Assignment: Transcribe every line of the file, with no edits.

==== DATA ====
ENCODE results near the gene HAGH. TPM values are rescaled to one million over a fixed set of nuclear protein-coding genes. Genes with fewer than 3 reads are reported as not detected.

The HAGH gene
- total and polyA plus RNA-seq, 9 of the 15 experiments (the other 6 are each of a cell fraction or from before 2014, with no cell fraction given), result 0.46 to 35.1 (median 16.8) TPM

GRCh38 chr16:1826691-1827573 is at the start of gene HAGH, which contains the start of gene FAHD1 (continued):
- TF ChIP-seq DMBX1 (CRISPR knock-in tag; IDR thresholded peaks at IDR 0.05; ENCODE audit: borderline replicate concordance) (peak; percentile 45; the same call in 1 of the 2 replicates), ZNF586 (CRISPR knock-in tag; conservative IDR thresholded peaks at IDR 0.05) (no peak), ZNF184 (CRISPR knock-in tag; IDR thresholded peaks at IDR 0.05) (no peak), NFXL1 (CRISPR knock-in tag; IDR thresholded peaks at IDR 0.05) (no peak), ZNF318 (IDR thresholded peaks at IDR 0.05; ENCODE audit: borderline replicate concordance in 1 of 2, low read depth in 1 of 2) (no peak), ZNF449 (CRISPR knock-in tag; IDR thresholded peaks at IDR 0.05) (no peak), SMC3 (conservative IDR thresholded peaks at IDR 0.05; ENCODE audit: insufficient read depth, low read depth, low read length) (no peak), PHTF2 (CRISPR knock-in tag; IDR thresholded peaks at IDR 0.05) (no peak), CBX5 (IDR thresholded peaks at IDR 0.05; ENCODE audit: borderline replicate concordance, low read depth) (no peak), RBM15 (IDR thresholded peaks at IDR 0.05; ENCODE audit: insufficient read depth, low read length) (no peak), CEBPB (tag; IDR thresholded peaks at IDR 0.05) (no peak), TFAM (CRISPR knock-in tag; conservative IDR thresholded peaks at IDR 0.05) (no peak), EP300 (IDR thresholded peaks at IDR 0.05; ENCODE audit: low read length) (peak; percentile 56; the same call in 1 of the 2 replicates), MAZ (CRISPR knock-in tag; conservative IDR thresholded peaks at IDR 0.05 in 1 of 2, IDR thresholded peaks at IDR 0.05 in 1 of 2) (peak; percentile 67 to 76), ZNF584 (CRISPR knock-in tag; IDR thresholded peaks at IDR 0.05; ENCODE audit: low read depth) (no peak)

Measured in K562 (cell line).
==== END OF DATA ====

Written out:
ENCODE results near the gene HAGH. TPM values are rescaled to one million over a fixed set of nuclear protein-coding genes. Genes with fewer than 3 reads are reported as not detected.

The HAGH gene
- total and polyA plus RNA-seq, 9 of the 15 experiments (the other 6 are each of a cell fraction or from before 2014, with no cell fraction given), result 0.46 to 35.1 (median 16.8) TPM

GRCh38 chr16:1826691-1827573 is at the start of gene HAGH, which contains the start of gene FAHD1 (continued):
- TF ChIP-seq DMBX1 (CRISPR knock-in tag; IDR thresholded peaks at IDR 0.05; ENCODE audit: borderline replicate concordance) (peak; percentile 45; the same call in 1 of the 2 replicates), ZNF586 (CRISPR knock-in tag; conservative IDR thresholded peaks at IDR 0.05) (no peak), ZNF184 (CRISPR knock-in tag; IDR thresholded peaks at IDR 0.05) (no peak), NFXL1 (CRISPR knock-in tag; IDR thresholded peaks at IDR 0.05) (no peak), ZNF318 (IDR thresholded peaks at IDR 0.05; ENCODE audit: borderline replicate concordance in 1 of 2, low read depth in 1 of 2) (no peak), ZNF449 (CRISPR knock-in tag; IDR thresholded peaks at IDR 0.05) (no peak), SMC3 (conservative IDR thresholded peaks at IDR 0.05; ENCODE audit: insufficient read depth, low read depth, low read length) (no peak), PHTF2 (CRISPR knock-in tag; IDR thresholded peaks at IDR 0.05) (no peak), CBX5 (IDR thresholded peaks at IDR 0.05; ENCODE audit: borderline replicate concordance, low read depth) (no peak), RBM15 (IDR thresholded peaks at IDR 0.05; ENCODE audit: insufficient read depth, low read length) (no peak), CEBPB (tag; IDR thresholded peaks at IDR 0.05) (no peak), TFAM (CRISPR knock-in tag; conservative IDR thresholded peaks at IDR 0.05) (no peak), EP300 (IDR thresholded peaks at IDR 0.05; ENCODE audit: low read length) (peak; percentile 56; the same call in 1 of the 2 replicates), MAZ (CRISPR knock-in tag; conservative IDR thresholded peaks at IDR 0.05 in 1 of 2, IDR thresholded peaks at IDR 0.05 in 1 of 2) (peak; percentile 67 to 76), ZNF584 (CRISPR knock-in tag; IDR thresholded peaks at IDR 0.05; ENCODE audit: low read depth) (no peak)

Measured in K562 (cell line).